Vermont's major inland rivers are the Missisquoi, Lamoille, and Winooski. The state includes about 66% of Lake Champlain on its western border and about 25% of Lake Memphremagog on the northern border.
Burlington's normal daily average temperature is 45 ° f (7 ° c), ranging from 18 ° f ( − 7 ° c) in January to 70 ° f (21 ° c) in July. Winters are generally colder and summer nights cooler in the higher elevations of the Green Mountains. The record high temperature for the state is 105 ° f (41 ° c), registered at Vernon on 4 July 1911; the record low, − 50 ° f ( − 46 ° c), at Bloomfield, 30 December 1933. Burlington's average annual precipitation of about 34 in (86 cm) is less than the statewide average of about 40 in (102 cm). Annual snowfall in Burlington is 76.9 in (195 cm); elsewhere in the state snowfall ranges from 55 to 65 in (140-165 cm) in the lower
regions, and from 100 to 125 in (254-318 cm) in the mountain areas.
FLORA AND FAUNA
Common trees of Vermont are the commercially important sugar maple (the state tree), the butternut, white pine, and yellow birch. Other recognized flora include 15 types of conifer, 130 grasses, and 192 sedges. Two plant species, Jesup's milk-vetch and Northeastern bulrush, were endangered in 2006.
Native mammalian species include white-tailed deer, coyote, red fox, and snowshoe hare. Several species of trout are prolific. Characteristic birds include the raven (Corvus corax), gray or Canada jay, and saw-whet owl. In 2006, the US Fish and Wildlife Service listed six animal species (vertebrates and invertebrates) as threatened or endangered in Vermont, including the Indiana bat, dwarf wedgemussel, and bald eagle.
All natural resource regulation, planning, and operation are coordinated by the Department of Environmental Conservation. The state is divided into 14 soil and water conservation districts operated by local landowners with the assistance of the state Natural Resources Conservation Council. Several dams on the Winooski and Connecticut river's drainage basins help control flooding.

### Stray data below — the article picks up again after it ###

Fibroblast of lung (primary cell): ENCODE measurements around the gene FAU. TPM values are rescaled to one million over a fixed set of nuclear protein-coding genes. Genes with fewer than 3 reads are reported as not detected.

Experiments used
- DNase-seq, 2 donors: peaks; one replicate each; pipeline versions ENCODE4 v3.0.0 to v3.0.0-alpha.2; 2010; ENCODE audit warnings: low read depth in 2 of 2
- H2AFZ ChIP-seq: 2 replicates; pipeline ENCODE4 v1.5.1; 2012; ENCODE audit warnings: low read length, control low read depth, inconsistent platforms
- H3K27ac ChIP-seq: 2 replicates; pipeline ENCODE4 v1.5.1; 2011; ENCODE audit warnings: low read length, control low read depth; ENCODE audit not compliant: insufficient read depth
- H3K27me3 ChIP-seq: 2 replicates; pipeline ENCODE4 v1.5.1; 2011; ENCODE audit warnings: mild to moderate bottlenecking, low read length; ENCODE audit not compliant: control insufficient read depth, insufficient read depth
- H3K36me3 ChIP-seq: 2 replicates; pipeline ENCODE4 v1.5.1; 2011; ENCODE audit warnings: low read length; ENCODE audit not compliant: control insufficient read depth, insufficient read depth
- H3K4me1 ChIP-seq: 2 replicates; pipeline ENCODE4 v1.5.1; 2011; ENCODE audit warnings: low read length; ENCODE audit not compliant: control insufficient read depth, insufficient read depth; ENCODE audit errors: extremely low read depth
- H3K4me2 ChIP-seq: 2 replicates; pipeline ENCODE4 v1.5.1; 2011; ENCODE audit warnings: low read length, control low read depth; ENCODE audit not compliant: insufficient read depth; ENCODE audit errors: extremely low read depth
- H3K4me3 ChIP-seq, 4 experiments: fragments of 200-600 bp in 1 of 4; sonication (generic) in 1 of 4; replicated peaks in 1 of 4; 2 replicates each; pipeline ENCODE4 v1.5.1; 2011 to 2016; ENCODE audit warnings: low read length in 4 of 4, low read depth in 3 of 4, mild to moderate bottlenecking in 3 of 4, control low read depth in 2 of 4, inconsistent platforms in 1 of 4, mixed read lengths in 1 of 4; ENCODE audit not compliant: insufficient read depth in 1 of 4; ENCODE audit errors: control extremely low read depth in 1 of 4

Legislation enacted in 1972 bans the use of throwaway beverage containers in Vermont, in an effort to reduce roadside litter. Billboards were banned in 1968. In the 1980s and early 1990s, the effects of acid rain became a source of concern in Vermont, as in the rest of the Northeast. In 2003, 0.3 million lb of toxic chemicals were released in the state. That year, Vermont ranked as having the least amount of toxic chemical releases of all 50 states.
By some estimates as much as 35% of Vermont's wetlands have been lost since colonization. As of 2002, about 4% of the state was designated as wetlands, and the government has established the Vermont Wetlands Conservation Strategy.
In 2003, Vermont had 56 hazardous waste sites listed in the US Environment Protection Agency (EPA) database, 11 of which were on the National Priorities List as of 2006, including the Pine Street Canal in Burlington and the Ely Copper Mine. In 2005, the EPA spent over $4.4 million through the Superfund program for the cleanup of hazardous waste sites in the state. The same year, federal EPA grants awarded to the state included $6.4 million for the clean water state revolving fund.